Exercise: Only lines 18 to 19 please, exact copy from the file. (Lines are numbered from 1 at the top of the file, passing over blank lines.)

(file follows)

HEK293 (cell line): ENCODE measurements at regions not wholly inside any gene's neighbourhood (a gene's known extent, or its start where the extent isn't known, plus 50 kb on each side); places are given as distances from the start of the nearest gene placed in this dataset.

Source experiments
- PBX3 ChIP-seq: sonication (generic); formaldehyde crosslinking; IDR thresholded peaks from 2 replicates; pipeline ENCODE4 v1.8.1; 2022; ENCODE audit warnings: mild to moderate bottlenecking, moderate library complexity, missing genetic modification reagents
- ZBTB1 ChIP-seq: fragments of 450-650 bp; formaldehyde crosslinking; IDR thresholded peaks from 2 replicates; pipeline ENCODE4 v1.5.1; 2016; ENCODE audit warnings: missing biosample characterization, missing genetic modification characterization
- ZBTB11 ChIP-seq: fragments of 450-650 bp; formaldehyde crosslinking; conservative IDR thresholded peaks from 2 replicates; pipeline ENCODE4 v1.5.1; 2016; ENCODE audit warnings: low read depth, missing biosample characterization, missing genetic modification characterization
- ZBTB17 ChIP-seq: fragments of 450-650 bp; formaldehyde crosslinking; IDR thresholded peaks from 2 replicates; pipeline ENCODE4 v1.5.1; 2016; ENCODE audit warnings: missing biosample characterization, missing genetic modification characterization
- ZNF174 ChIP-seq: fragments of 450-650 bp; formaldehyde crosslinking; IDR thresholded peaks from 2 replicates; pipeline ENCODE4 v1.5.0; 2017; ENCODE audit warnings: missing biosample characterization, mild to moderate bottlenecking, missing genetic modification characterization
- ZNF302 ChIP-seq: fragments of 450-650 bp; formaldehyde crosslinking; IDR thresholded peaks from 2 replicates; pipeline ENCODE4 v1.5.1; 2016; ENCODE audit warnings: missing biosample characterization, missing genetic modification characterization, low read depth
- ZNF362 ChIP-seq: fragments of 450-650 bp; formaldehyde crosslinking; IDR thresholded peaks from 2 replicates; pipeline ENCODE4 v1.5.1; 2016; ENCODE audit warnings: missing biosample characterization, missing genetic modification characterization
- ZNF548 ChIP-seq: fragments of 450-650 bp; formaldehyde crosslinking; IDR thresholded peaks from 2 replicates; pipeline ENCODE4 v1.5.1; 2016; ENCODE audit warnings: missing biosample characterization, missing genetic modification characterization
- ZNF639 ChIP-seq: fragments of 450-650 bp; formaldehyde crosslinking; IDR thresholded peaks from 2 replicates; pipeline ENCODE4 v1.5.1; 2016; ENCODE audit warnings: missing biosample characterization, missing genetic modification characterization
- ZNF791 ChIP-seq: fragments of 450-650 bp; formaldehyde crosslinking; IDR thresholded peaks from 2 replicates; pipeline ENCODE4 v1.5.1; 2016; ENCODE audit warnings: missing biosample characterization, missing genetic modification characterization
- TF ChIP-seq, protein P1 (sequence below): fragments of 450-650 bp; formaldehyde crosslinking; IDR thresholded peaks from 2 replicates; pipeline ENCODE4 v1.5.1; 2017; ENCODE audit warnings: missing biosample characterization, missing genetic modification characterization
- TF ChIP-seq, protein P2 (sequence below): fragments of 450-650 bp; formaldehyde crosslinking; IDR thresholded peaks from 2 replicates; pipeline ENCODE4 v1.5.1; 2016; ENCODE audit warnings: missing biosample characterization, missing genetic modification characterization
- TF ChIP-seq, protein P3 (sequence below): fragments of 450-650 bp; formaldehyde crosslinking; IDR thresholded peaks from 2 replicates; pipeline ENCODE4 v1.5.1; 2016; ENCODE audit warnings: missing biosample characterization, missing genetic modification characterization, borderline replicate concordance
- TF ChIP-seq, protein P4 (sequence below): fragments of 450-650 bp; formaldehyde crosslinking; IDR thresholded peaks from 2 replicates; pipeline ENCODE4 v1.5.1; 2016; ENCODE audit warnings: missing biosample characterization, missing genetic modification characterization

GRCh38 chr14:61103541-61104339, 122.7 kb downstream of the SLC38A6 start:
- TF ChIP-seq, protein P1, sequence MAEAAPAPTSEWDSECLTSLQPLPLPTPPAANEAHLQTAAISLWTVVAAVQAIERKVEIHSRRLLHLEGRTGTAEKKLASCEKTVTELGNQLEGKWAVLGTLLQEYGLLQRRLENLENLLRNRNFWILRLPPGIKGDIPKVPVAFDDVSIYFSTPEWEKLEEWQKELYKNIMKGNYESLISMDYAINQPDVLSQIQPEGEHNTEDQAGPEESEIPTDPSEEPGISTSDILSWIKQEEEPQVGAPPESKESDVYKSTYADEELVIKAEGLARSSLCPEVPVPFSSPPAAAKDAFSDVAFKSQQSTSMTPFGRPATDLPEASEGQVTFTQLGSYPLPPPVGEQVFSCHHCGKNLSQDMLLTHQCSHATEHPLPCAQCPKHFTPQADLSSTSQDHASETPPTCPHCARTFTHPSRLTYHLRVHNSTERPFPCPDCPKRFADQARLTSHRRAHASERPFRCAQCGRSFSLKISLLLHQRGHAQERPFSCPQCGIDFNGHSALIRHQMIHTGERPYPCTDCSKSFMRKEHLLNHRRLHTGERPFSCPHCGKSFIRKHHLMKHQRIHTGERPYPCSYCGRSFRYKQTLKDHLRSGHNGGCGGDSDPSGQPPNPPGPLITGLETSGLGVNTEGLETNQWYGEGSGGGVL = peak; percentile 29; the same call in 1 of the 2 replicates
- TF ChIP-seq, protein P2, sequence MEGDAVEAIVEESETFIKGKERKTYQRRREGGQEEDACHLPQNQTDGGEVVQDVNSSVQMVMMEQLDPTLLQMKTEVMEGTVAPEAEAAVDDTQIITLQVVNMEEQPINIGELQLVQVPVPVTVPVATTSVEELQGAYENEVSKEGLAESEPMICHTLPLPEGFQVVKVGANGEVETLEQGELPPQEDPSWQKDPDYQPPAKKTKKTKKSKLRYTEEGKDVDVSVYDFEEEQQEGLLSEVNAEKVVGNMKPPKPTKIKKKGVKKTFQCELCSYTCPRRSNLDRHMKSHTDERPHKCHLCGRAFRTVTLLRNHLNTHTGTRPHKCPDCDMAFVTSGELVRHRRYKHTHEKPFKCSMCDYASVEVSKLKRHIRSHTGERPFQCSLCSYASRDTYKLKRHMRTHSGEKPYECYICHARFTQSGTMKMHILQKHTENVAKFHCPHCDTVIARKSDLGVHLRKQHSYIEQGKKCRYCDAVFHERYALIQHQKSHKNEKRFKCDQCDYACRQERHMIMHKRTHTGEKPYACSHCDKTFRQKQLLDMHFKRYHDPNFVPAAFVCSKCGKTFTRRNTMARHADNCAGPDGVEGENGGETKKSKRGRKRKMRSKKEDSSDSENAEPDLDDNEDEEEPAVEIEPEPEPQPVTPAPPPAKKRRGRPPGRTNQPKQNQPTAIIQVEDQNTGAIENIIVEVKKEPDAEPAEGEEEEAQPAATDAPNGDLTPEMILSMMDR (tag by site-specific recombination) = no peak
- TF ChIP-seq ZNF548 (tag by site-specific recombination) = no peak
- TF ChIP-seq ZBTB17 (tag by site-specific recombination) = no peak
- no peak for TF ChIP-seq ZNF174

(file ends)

- TF ChIP-seq, protein P1, sequence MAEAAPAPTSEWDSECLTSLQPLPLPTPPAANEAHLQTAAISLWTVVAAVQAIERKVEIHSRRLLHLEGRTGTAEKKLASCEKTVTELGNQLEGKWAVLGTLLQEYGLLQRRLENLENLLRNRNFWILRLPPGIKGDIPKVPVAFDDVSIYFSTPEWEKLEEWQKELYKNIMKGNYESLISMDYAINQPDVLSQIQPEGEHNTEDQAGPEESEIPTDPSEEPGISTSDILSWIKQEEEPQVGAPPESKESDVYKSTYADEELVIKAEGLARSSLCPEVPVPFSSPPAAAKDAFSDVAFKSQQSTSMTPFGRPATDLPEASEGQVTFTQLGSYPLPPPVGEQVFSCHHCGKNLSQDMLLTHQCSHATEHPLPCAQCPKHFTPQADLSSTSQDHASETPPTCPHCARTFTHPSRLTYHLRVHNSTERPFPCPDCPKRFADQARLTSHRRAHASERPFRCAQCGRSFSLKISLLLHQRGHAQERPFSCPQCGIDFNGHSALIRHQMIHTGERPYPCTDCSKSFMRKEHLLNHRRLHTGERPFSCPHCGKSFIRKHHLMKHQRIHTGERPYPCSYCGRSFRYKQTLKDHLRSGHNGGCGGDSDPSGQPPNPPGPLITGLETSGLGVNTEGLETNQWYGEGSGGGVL = peak; percentile 29; the same call in 1 of the 2 replicates
- TF ChIP-seq, protein P2, sequence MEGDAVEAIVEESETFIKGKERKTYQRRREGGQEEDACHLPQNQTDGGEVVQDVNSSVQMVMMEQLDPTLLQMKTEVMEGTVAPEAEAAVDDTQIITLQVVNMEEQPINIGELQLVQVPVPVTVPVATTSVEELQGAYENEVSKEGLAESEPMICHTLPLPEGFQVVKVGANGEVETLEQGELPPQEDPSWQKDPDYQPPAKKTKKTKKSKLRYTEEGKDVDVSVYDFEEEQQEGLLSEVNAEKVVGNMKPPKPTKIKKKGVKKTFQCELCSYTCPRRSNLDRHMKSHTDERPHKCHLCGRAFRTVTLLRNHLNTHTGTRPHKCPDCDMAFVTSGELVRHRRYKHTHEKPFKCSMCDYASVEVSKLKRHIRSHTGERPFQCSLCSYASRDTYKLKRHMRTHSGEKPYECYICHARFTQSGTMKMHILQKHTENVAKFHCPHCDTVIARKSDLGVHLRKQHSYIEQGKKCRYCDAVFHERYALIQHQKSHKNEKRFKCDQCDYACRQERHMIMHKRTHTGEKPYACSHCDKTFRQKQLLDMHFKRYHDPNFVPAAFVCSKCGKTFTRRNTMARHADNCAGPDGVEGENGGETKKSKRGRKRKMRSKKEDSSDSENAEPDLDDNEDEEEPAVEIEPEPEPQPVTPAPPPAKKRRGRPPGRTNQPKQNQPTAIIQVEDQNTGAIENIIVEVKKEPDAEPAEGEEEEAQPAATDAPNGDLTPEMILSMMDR (tag by site-specific recombination) = no peak